The Costliest Tax of all: Raising Revenue through Corporate Tax Hikes can be Counter-Productive for the Provinces

  • Ergete Ferede Grant MacEwan University
  • Bev Dahlby University of Calgary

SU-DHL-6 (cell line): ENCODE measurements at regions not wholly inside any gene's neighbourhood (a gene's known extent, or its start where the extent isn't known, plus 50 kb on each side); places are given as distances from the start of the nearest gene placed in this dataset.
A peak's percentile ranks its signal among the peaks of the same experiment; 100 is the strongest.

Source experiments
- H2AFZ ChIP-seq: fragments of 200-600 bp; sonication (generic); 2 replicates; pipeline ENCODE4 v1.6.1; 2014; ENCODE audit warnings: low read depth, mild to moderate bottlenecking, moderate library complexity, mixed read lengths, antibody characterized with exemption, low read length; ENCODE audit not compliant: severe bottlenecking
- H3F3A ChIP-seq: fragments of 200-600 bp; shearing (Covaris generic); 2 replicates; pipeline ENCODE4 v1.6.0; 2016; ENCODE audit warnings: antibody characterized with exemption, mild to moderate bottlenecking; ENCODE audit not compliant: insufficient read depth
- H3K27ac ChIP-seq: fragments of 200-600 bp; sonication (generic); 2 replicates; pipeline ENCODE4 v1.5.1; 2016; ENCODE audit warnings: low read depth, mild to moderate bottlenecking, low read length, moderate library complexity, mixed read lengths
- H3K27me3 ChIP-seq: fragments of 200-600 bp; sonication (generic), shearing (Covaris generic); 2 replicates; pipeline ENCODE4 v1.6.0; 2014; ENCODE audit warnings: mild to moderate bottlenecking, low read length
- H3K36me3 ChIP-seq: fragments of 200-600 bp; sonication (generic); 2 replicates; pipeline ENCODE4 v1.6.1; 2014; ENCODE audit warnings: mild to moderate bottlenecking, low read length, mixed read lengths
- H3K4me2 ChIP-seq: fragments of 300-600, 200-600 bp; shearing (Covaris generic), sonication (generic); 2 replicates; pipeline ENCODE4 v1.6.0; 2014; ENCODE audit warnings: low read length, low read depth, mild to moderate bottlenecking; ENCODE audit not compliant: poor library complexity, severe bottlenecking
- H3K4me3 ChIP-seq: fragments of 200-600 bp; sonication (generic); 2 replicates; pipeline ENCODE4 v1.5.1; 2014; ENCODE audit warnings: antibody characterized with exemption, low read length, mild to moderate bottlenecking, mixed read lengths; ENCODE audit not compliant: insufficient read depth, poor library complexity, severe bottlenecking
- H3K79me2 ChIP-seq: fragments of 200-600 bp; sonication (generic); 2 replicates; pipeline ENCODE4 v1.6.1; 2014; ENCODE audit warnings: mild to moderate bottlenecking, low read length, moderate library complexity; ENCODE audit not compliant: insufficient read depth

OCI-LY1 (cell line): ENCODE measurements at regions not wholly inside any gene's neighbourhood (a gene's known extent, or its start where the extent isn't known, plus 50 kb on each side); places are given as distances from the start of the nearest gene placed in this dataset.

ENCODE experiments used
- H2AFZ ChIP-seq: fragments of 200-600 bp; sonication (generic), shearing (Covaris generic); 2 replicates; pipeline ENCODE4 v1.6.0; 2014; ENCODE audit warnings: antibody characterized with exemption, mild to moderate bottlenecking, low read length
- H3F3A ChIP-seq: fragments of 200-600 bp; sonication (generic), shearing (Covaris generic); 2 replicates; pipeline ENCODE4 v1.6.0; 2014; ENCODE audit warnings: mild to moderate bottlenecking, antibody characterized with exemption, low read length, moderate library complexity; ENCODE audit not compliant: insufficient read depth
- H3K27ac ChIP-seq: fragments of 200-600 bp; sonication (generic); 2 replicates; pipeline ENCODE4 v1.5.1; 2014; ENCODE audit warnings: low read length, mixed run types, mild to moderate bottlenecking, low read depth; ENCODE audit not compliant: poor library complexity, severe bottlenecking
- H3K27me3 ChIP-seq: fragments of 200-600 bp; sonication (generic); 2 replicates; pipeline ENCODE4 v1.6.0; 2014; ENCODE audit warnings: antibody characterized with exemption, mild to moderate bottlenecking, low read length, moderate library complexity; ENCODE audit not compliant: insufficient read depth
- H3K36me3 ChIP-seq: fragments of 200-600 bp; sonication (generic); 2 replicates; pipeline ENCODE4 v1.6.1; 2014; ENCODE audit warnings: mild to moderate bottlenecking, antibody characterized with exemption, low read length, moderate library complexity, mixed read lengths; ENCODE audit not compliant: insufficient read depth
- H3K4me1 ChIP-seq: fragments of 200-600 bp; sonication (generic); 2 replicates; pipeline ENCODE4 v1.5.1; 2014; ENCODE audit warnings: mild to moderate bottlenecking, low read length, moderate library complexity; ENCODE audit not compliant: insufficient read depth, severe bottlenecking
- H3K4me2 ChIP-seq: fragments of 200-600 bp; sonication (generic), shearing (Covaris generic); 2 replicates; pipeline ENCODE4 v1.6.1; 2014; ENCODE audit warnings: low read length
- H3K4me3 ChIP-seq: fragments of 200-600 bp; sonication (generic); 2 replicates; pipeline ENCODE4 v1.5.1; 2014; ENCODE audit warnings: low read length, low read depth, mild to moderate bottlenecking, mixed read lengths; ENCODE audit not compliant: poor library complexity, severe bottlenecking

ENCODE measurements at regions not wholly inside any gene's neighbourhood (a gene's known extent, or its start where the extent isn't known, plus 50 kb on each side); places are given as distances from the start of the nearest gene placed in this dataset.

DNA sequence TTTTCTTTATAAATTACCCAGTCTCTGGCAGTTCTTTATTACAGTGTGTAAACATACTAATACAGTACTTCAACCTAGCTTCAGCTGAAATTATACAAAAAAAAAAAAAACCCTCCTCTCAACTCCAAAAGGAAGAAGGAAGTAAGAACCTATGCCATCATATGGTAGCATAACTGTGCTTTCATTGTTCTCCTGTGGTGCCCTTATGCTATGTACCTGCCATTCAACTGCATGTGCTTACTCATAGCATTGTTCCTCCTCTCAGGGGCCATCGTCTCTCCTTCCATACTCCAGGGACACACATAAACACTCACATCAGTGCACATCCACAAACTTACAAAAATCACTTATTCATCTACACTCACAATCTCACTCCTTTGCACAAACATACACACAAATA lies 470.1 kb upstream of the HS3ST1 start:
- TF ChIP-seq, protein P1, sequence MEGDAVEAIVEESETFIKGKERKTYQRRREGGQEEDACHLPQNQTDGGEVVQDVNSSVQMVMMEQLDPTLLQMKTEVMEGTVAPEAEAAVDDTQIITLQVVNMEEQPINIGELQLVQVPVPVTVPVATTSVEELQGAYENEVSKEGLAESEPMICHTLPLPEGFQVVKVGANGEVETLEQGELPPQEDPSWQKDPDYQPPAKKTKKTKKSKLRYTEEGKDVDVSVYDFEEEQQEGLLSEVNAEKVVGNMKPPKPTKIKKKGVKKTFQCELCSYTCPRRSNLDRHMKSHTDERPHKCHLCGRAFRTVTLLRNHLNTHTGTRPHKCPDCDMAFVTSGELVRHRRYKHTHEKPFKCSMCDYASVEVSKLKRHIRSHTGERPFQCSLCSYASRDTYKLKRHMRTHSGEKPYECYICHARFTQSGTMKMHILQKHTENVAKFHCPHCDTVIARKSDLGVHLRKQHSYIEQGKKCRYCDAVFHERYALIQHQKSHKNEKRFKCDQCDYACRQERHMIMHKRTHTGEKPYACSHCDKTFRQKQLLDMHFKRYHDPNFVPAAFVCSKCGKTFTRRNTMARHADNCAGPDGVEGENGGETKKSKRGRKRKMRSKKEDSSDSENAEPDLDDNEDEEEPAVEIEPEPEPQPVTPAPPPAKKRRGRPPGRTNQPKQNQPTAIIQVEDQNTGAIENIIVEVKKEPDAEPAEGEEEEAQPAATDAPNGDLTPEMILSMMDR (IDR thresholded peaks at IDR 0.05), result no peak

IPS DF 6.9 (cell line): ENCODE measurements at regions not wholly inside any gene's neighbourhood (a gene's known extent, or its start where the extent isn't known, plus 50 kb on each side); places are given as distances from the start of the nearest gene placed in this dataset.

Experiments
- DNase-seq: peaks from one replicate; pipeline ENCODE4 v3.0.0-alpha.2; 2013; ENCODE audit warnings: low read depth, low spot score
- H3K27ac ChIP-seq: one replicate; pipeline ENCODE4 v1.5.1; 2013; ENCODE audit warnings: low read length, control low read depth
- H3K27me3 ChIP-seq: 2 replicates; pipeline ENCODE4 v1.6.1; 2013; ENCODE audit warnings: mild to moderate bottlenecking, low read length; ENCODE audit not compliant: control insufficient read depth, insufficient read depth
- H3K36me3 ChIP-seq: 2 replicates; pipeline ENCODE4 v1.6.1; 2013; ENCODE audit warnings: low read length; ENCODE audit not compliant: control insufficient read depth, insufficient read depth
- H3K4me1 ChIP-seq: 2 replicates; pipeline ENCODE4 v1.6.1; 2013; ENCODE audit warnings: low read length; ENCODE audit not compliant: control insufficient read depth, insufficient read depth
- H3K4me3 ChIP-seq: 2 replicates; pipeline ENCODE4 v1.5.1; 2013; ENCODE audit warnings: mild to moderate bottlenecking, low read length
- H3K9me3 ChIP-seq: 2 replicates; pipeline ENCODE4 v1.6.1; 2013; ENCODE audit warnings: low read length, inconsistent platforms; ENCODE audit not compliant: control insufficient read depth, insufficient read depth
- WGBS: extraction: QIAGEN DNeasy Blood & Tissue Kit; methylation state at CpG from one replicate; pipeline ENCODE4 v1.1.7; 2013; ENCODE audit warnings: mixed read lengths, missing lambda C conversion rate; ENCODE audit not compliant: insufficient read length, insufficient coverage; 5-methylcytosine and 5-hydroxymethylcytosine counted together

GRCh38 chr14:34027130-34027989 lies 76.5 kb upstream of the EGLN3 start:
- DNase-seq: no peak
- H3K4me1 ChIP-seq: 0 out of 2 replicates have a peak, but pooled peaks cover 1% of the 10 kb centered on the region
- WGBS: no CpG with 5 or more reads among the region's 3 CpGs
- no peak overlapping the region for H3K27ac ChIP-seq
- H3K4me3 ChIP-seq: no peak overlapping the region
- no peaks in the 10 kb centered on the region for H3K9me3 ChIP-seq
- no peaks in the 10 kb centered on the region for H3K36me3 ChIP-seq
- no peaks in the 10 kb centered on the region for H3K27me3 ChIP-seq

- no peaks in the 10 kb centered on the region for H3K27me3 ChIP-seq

Raising taxes can come at a serious cost. Not just to the taxpayer, of course, but to the economy. Every tax hike naturally leads people or companies to reallocate resources in ways that are less productive, resulting in a loss of income-generating opportunities. At a certain point, raising taxes becomes manifestly counterproductive, with the revenue lost due to the negative economic effects outweighing any tax gains. In cases like that, a government would actually raise more money by lowering taxes, broadening the tax base, than it does by increasing taxes. In fact, an analysis of the tax-base elasticities of the provinces, using data from 1972 to 2010, reveals that this very phenomenon is what occurred in Saskatchewan, which raised corporate taxes to a point where it began to backfire, sabotaging the government’s goal of raising more revenue. It also occurred in New Brunswick, Newfoundland and Labrador, P.E.I., and Nova Scotia. In all these provinces, tax increases on corporate earnings actually ended up yielding less for the provinces than the provincial governments would have collected had they instead lowered corporate income taxes. In five other provinces, governments undermined their own provincial economies over the same period, raising corporate taxes when they would have been better off actually cutting the corporate income tax, and making up the difference with a revenue-neutral sales tax. Alberta, Ontario, British Columbia, Manitoba and Quebec all paid dearly for the decision to hit corporations with higher taxes, by sacrificing what could have been significant welfare gains had they sought to raise the same amount of revenue through higher sales taxes (or in the case of Alberta, a new sales tax). Quebec, at least, has lower tax-base elasticity than the others, however, possibly due to its unique cultural and linguistic characteristics, which may make it somewhat less likely for people and investors to leave the province. The evidence clearly demonstrates that corporate income taxes are far more sensitive to changes in the provincial tax rate than are personal income taxes or general sales taxes. Of course, it is not hard to see why politicians may feel political pressure to raise taxes on corporations, who do not vote, rather than passing tax increases onto residents, who do. But, while taxing corporations may be popular, preferred both by the voters and the politicians, when creating greater economic opportunities for their residents, provinces would have been far better off, over the measured 38-year period, looking elsewhere for additional revenue. As politically contentious as it may be, that means going easier on corporations and instead raising personal income and sales taxes.

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